– understanding Hugo content:subdirectories/pages
– Personalise the website
– Q/A time (15min)

Part II: Making changes and deployment – Adding posts to your website (30min)
– Adding images and tables to your posts (15min)
– Customise the look (15min)
– Deploying in Netlify through GitHub (15min)
– Hoste your site as rbind subdomain (5min)
– Q/A time(10min)

You will be able to continu your blogdown learning journey by checking full blogdown documentation freely available from [blogdown: Creating Websites with R Markdown book](

Bring your R Application Safely to Production. Collaborate, Deploy, Automate.


Riccardo Porreca, Peter Schmid

If you are looking for a hands-on introduction to CI/CD pipelines with a structured approach to collaborative development, this is the workshop you are looking for. To get your head around pull requests and branches, travis.yml files, workflows and processes for controlled development and deployments using free open source tools, all you need is your laptop (with R 3.6.x, RStudio and Git installed), a GitHub account and joining us.

In this hands-on 3-hours session we will: highlight the benefits of versioning your R code with Git and GitHub; show how to set up automated controls of your development on Travis CI, leveraging unit tests and R’s built-in package checks for Continuous Integration (CI); discuss effective branching models, pull requests and branch protection on GitHub, an approach especially important in a collaborative environment; demonstrate how to set up Continuous Deployment (CD) of packaged applications via Travis CI/GitHub Actions.

A simple R package with a Shiny app will be used as a running example to lay out a full workflow for stable, secure, reproducible deployments and releases.

This workshop is the natural continuation of ”Is R ready for Production? Let’s develop a Professional Shiny Application!”, however, attendance to the previous workshop is not a mandatory prerequisite.

Is R ready for Production? Let’s develop a Professional Shiny Application!


Andrea Melloncelli

R and Shiny are a good way to make a pilot program, which is a feasibility study in a small-scale: short-term and cheap experiments that help an organization learn if this project can be useful for their business. In this workshop we learn how to build a pilot application that can be easily brought in production working on real data on a larger scale. We well code a Shiny application with the code organized in different Shiny Modules (“Shiny”) (clear and maintainable code) installed as a package (“Golem”), create unit tests (“Testthat”) to avoid regressions (TDD or TAD). Good logging system is useful to see what happens on your server: find bugs and discover user usage paths (“futile.logger”). Configuration files make the application more adaptable. Track the package environment to be reproducible (“renv”). Easy deploy on a Linux server using “Git”.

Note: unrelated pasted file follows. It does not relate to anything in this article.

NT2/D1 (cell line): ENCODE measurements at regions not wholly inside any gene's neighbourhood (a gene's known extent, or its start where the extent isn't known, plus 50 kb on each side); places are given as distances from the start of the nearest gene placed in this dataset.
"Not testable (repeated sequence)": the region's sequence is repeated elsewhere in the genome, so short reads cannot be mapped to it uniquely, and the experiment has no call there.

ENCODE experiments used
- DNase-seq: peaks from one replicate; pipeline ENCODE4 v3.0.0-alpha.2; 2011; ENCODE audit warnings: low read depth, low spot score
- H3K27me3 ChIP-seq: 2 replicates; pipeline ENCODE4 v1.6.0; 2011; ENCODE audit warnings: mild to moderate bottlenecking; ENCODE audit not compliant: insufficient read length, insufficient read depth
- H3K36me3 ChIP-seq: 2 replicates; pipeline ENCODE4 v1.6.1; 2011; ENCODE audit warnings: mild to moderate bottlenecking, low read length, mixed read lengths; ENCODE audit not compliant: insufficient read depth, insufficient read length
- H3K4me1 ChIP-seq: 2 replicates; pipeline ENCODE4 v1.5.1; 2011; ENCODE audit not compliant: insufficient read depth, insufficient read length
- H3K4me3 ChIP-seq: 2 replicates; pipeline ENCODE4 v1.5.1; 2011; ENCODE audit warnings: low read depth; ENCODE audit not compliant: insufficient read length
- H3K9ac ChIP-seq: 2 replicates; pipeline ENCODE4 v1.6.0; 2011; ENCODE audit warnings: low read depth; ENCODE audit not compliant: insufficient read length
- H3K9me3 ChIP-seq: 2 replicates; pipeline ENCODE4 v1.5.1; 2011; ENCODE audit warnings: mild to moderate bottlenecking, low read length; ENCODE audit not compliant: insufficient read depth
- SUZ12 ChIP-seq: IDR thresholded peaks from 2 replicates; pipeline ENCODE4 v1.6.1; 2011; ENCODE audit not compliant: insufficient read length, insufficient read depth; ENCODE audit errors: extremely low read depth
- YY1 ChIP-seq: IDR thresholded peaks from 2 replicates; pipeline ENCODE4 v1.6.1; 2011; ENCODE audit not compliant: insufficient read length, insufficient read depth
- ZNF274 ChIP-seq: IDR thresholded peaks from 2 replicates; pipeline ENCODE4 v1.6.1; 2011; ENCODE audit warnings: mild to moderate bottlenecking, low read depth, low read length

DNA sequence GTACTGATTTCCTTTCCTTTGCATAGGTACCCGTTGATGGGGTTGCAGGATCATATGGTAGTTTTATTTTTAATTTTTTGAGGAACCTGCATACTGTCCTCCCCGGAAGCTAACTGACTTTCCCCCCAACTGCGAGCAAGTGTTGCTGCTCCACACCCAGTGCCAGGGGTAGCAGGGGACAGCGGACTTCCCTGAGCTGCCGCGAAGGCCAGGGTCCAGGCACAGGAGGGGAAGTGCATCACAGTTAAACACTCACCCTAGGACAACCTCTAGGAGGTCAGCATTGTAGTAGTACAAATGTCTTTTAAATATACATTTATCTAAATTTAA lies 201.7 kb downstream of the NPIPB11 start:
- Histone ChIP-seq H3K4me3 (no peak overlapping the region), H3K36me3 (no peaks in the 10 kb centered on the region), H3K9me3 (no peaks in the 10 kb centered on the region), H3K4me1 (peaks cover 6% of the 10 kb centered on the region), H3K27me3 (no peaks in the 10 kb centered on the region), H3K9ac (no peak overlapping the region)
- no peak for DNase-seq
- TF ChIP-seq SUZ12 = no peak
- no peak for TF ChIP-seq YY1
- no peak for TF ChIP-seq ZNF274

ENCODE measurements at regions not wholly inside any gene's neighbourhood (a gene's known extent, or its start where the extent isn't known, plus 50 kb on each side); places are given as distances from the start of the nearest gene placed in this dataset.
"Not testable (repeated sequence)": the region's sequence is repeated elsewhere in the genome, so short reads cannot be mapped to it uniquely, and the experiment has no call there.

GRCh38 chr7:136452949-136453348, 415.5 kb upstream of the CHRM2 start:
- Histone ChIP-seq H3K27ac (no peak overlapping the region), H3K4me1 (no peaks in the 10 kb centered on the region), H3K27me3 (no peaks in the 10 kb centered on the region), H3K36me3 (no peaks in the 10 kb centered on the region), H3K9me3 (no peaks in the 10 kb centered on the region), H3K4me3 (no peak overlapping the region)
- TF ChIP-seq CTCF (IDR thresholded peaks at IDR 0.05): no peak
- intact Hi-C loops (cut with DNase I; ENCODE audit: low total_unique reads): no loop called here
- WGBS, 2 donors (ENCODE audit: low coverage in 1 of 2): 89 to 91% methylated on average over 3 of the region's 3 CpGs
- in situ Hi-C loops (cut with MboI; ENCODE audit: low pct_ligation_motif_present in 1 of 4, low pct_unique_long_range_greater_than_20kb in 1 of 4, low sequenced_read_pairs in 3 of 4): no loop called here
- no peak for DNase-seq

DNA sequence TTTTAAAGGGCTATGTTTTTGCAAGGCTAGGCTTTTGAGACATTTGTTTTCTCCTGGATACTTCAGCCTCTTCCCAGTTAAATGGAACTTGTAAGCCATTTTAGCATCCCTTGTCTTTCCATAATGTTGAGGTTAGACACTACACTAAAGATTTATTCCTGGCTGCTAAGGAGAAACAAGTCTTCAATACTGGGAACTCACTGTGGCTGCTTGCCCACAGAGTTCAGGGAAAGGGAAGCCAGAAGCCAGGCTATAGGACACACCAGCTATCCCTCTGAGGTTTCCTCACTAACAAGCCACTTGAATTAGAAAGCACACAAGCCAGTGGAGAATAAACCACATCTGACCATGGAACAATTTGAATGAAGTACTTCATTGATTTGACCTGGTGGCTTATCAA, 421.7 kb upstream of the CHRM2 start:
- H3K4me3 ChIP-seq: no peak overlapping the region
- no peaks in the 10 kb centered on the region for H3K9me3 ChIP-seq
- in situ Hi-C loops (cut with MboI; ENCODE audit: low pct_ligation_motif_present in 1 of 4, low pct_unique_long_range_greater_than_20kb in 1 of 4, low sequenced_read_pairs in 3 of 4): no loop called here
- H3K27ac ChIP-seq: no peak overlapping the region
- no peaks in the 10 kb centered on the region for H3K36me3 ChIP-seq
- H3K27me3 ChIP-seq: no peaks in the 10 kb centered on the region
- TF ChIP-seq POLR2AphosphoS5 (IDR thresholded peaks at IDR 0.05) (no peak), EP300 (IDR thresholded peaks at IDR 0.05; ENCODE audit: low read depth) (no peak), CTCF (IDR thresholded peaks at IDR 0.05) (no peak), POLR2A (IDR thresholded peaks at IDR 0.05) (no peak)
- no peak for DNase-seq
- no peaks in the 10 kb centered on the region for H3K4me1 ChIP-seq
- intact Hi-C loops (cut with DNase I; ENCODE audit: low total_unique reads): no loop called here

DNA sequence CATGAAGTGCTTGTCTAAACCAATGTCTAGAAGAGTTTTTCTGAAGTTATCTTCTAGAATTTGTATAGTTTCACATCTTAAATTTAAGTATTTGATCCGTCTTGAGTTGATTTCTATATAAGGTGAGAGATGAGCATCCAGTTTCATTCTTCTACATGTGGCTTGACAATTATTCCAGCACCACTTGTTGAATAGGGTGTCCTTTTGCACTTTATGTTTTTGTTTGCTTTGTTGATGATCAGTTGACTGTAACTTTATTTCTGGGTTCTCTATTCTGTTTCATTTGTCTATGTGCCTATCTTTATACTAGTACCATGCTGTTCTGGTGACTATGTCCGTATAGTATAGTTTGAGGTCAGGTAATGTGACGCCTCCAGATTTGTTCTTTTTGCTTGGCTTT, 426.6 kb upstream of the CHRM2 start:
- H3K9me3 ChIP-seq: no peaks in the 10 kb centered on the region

Required skills:

This workshop will point out how to create a robust design and how to easily install this application on a (Cloud) server, it will not about what a Shiny Application is.

How to build htmlwidgets


Jean-Philippe Coene

The htmlwidgets package enables the integration of JavaScript visualisation with R. The website provides some basic guides which are not all that clear and do not cover everything. As a result building an htmlwidget remains daunting, particularly given most R users have little JavaScript knowledge.

But truth be told htmlwidgets tend to come with very little JavaScript code as many JavaScript visualisation libraries can be instantiated with as little as a single line of code.

The lack of documentation combined with a lack of knowledge of JavaScript makes htmlwidgets uncanningly striking but once all is demystified R developers are quick to see what it can bring to their work. I believe a workshop along the lines of “How to build htmlwidgets” could greatly benefit the community.

During the workshop I would propose walking users through building an htmlwidget from scratch (building together); it is very rewarding and encouraging to end up with working visualisation package. We’d cover everything all the way to proxy integrations with Shiny. Building an htmlwidget from scratch leads to many epiphanies as one comes to realise how easy it is to actually put together.

One would however need some basic understanding of how to develop an R package, as htmlwidgets take that form.

Semantic Web in R for Data Scientists


Goran Milovanović

This workshop will offer a hands-on approach to Semantic Web technologies in R by exemplifying how to work with Wikidata and DBpedia in different ways. Attendees of the workshop should be R developers who understand the typical ways of dealing with familiar data structures like dataframes and lists. The workshop will be supported by a well documented, readable code in a dedicated GitHub repo. 

The plan is to start simple (using the WIkidata API, for example) and then slowly progress towards more advanced topics (e.g. your first SPARQL query from R and why it is not as complicated as people think, matching your data set against Wikidata entities in order to enrich it, and similar). I will provide an introduction to Semantic Web on a conceptual level only so that participants will not need a full understanding of the related technical standards (RDF, different serializations, etc) to follow through. 

Finally, we will show how to process the Wikidata JSON dump from R for those interested to play big games with R and the Semantic Web. We might be playing around with some interactive graph visualizations during the workshop. I think that Semantic Web is a new topic for many Data Scientist and that the R world definitely deserves a better introduction to it than it already has.